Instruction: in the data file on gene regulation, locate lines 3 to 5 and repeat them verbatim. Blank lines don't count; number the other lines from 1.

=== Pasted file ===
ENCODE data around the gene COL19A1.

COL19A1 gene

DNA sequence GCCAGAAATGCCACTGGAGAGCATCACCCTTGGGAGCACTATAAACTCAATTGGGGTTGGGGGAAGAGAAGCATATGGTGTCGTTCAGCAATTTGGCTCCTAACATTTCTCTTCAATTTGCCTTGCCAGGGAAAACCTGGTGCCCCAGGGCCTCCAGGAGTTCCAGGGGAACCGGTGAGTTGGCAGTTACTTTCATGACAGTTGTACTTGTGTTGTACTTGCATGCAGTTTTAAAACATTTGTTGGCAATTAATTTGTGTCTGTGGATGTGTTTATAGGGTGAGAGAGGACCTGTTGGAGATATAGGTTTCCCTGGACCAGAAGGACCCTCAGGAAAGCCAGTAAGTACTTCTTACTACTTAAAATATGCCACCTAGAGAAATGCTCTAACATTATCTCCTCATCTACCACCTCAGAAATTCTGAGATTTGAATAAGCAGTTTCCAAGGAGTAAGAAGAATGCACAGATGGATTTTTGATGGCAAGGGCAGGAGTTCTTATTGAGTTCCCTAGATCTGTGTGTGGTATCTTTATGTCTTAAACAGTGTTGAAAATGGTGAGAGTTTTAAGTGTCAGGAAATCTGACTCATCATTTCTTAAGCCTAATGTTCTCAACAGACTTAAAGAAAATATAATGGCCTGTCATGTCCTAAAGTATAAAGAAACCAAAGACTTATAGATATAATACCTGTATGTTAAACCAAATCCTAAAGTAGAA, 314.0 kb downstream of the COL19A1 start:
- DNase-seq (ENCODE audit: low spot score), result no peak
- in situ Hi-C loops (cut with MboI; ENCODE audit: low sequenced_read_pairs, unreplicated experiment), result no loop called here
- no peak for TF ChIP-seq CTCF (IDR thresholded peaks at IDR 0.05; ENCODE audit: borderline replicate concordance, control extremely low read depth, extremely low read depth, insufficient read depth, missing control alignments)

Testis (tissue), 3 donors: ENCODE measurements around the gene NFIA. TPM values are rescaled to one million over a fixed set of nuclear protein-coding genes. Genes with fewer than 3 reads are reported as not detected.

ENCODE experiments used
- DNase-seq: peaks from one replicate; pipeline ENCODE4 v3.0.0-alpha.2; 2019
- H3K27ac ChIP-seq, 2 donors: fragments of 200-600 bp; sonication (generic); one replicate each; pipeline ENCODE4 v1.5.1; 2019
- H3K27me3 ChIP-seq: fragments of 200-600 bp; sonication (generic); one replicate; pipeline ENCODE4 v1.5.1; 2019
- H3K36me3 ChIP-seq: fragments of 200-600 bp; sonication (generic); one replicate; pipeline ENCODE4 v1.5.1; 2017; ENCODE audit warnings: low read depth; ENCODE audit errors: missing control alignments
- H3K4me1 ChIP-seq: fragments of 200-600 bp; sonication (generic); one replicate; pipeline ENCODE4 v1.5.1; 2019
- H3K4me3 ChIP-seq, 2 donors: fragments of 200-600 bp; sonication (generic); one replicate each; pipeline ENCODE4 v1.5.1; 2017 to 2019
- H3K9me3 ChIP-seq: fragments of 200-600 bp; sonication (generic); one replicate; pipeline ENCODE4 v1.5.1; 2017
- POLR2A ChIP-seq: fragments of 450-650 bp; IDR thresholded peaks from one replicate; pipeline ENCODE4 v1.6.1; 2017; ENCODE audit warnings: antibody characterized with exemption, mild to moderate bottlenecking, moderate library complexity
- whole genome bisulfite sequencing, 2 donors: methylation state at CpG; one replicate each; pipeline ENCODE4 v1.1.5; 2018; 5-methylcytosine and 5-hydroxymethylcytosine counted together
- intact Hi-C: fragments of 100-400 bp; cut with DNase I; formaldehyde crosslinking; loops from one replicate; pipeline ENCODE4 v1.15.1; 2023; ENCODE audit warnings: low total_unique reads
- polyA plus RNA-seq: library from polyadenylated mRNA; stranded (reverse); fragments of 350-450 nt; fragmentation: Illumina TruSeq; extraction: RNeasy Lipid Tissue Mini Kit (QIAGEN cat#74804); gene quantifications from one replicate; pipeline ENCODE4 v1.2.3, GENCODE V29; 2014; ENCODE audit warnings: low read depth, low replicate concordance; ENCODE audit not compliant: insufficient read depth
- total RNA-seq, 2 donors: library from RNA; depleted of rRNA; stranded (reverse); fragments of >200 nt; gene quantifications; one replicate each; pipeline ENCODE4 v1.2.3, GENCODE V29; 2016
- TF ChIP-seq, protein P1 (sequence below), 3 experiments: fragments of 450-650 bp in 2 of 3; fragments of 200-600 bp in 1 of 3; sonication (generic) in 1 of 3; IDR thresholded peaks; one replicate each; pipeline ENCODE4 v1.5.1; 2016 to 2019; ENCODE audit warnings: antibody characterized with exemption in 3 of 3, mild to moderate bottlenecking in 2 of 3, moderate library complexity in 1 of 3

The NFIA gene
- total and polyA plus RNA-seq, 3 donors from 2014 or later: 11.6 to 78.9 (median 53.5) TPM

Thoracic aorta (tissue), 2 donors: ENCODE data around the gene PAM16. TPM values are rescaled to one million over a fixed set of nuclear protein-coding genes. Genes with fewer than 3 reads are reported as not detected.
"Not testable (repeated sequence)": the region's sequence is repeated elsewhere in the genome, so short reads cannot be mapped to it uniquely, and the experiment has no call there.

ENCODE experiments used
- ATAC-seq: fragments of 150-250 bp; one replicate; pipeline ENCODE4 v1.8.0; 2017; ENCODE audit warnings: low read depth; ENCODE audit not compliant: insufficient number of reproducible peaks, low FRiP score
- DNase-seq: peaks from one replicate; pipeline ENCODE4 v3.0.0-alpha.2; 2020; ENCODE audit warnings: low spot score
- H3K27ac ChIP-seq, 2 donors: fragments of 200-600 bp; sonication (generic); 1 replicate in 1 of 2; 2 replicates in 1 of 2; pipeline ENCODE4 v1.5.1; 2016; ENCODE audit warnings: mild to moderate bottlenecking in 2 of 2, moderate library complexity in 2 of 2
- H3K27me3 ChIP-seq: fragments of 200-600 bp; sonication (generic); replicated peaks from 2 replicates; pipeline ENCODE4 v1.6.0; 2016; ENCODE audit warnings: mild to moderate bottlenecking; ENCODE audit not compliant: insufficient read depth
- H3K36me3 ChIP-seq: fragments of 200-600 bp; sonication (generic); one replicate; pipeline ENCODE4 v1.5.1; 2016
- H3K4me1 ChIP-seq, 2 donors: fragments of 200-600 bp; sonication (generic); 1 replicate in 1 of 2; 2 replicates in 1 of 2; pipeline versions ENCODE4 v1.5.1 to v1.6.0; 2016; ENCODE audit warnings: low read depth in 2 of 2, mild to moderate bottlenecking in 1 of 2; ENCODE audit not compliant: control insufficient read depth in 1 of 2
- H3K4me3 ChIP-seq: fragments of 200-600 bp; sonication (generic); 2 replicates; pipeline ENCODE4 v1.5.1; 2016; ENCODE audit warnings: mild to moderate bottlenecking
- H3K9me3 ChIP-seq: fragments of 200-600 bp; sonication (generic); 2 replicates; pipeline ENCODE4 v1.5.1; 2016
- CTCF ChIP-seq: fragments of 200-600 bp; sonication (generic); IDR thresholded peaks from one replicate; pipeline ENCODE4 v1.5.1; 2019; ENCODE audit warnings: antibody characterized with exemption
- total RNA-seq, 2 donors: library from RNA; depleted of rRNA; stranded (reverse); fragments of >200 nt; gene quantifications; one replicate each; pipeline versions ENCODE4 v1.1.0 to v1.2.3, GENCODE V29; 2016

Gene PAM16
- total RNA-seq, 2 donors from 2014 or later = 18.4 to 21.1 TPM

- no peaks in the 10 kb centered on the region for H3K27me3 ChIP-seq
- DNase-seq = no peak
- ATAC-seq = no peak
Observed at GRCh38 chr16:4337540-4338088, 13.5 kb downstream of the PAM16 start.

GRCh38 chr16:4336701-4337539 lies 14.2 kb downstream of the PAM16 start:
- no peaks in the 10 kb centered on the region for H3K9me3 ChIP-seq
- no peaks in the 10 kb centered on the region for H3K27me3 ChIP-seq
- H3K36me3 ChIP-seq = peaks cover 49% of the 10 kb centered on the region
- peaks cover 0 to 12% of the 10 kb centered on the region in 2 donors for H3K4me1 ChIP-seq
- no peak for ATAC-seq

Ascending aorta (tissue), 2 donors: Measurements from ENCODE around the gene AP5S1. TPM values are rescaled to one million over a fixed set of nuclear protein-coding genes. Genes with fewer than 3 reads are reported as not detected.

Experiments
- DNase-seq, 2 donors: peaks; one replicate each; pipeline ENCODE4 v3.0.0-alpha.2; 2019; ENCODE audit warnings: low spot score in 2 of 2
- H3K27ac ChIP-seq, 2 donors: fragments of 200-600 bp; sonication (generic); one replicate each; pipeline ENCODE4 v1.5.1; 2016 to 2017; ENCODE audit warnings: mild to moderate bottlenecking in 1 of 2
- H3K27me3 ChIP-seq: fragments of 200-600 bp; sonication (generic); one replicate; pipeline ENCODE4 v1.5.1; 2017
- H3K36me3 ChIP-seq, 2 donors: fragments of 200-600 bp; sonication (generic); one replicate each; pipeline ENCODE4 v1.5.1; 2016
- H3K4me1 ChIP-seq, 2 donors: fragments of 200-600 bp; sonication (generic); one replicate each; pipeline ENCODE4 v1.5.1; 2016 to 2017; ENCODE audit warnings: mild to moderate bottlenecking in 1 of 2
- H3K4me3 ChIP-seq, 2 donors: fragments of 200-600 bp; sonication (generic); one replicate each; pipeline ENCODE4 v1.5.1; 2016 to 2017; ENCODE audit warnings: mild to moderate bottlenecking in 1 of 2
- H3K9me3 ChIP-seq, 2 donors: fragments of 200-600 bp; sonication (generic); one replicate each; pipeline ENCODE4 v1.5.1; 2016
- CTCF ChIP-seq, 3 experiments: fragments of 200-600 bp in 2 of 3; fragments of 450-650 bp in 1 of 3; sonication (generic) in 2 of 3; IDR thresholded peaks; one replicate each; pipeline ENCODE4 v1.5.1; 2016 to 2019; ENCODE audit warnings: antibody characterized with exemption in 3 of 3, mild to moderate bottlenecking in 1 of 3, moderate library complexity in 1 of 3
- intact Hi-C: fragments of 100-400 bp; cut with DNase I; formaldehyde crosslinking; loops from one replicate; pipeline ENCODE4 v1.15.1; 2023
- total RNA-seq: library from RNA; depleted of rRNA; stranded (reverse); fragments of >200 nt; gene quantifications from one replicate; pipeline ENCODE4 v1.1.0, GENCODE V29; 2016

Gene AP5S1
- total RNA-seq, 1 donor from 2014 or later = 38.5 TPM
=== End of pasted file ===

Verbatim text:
DNA sequence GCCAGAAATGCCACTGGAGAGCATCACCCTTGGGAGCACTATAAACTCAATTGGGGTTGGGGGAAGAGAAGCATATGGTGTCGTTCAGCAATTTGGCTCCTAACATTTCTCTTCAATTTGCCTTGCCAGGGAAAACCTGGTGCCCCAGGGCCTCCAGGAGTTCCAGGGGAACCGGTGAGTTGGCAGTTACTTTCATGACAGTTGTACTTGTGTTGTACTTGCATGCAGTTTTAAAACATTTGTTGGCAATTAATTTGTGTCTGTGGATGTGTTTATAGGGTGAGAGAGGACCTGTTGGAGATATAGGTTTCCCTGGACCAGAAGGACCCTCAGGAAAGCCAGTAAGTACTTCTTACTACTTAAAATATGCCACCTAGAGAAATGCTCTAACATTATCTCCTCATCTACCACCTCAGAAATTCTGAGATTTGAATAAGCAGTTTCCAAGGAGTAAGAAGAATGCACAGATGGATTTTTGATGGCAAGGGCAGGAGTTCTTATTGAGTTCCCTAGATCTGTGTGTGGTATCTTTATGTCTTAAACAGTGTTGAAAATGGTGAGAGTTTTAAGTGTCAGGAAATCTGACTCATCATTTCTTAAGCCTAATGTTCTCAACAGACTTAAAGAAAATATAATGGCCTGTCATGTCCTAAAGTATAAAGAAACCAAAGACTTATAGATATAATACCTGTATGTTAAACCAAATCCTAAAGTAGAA, 314.0 kb downstream of the COL19A1 start:
- DNase-seq (ENCODE audit: low spot score), result no peak
- in situ Hi-C loops (cut with MboI; ENCODE audit: low sequenced_read_pairs, unreplicated experiment), result no loop called here